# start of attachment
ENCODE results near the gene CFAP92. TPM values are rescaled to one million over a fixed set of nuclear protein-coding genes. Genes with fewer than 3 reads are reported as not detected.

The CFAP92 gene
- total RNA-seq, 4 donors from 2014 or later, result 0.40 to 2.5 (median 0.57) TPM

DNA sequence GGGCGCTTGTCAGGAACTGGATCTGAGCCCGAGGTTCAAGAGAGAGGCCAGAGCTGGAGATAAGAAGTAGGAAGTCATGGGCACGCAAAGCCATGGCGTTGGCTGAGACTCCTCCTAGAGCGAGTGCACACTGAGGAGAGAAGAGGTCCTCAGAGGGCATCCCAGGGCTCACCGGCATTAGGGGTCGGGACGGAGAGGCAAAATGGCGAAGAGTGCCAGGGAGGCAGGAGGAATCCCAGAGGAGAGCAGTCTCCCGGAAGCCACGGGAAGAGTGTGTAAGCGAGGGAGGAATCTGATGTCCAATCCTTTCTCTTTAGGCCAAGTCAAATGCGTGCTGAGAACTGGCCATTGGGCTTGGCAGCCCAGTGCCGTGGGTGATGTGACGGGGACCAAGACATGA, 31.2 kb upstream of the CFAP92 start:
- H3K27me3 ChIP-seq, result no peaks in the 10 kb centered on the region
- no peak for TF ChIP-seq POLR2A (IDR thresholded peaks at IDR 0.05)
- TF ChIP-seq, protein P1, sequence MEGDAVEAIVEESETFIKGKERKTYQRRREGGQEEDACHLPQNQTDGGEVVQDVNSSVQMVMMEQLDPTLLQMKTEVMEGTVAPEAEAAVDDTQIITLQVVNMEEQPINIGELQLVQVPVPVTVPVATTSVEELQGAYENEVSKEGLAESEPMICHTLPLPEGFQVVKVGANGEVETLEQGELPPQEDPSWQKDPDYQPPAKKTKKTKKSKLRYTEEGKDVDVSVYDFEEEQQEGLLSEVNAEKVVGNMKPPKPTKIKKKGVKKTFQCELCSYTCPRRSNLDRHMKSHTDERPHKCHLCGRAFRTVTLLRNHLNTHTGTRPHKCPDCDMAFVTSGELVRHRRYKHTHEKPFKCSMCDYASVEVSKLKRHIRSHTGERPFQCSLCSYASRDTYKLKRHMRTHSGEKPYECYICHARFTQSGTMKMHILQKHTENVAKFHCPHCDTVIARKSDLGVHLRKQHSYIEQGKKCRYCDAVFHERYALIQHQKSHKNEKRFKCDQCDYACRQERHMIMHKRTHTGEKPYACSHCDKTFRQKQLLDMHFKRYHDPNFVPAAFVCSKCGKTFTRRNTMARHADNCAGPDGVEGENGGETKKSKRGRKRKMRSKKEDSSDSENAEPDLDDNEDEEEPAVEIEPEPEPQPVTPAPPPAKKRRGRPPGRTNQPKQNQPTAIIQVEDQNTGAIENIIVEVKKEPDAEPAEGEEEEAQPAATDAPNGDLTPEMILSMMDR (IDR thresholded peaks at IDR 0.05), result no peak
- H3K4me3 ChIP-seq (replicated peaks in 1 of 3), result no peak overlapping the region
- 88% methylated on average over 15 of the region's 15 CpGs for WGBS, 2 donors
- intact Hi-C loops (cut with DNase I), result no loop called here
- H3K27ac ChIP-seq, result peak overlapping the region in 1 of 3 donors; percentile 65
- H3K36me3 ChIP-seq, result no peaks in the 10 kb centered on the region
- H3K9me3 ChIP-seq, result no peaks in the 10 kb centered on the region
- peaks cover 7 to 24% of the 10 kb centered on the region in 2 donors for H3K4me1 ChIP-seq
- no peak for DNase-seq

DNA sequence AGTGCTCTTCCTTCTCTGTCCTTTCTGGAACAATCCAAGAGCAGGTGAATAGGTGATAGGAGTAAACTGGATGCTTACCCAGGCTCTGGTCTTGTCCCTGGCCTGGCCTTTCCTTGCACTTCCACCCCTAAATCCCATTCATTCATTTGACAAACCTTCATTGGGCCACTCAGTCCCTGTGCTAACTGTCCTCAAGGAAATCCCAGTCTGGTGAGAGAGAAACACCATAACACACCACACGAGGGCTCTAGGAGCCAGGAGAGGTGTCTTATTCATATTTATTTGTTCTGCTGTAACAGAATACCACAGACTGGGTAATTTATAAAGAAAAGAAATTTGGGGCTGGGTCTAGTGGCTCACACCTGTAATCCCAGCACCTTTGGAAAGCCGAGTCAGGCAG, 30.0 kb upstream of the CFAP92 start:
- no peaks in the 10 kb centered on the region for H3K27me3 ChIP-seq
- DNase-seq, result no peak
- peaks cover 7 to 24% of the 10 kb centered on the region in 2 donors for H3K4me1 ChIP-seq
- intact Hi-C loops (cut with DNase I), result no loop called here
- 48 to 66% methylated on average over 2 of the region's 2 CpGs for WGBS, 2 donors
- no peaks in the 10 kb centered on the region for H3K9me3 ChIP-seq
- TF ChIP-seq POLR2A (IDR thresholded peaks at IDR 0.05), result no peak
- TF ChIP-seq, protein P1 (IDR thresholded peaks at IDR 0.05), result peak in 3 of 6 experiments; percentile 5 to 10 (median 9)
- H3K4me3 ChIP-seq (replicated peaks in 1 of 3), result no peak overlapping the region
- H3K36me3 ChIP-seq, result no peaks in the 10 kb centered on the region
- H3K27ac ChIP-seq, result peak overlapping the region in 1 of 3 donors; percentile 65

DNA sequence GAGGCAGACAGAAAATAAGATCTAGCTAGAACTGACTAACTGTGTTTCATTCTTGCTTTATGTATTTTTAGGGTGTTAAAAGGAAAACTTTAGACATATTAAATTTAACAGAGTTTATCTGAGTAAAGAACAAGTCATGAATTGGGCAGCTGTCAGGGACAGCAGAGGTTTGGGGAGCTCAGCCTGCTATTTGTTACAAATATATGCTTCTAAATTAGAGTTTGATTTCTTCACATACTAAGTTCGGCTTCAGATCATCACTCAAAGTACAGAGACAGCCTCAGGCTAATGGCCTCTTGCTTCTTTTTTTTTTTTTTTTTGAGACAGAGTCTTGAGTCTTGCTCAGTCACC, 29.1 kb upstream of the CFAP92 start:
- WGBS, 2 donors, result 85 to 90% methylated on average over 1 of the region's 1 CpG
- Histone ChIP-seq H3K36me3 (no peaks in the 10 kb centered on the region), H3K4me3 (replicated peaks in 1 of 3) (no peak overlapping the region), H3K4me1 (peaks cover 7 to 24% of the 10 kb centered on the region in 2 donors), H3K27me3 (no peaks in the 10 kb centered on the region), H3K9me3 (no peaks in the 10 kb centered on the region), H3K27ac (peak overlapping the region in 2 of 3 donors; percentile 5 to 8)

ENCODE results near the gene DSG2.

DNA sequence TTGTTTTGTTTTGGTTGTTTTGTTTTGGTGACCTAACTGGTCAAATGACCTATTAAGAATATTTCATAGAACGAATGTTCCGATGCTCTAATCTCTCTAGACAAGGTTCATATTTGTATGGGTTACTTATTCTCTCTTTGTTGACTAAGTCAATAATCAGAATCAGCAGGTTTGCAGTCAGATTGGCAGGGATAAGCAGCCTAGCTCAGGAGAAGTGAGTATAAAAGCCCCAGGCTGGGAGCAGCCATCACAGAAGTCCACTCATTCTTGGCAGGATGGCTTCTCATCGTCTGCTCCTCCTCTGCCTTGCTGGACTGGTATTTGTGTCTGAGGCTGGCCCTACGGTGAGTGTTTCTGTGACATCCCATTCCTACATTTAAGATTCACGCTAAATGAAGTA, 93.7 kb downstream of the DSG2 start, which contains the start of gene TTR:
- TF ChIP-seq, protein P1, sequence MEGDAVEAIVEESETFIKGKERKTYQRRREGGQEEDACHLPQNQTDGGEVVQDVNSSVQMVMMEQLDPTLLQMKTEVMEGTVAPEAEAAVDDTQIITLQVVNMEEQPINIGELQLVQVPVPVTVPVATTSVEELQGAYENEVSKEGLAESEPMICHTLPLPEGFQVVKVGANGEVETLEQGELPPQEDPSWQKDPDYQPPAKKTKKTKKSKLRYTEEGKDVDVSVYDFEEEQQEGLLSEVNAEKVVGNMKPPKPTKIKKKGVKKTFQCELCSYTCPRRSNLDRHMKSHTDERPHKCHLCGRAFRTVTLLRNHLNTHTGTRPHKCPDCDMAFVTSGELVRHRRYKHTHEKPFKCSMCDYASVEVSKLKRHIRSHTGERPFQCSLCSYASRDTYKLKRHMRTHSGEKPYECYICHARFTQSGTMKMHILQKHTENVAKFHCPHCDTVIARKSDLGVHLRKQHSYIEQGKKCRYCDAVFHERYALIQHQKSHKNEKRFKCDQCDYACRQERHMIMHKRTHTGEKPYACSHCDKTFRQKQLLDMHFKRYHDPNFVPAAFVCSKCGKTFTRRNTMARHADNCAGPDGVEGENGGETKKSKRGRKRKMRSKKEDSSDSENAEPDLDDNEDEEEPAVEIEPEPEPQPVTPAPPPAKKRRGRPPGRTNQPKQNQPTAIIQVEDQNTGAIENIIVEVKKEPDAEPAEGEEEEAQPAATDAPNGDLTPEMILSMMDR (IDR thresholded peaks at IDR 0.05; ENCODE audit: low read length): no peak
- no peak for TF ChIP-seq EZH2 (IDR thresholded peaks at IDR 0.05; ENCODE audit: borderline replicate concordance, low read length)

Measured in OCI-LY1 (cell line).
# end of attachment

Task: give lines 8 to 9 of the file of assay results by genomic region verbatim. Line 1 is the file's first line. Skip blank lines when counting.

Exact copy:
- H3K4me3 ChIP-seq (replicated peaks in 1 of 3), result no peak overlapping the region
- 88% methylated on average over 15 of the region's 15 CpGs for WGBS, 2 donors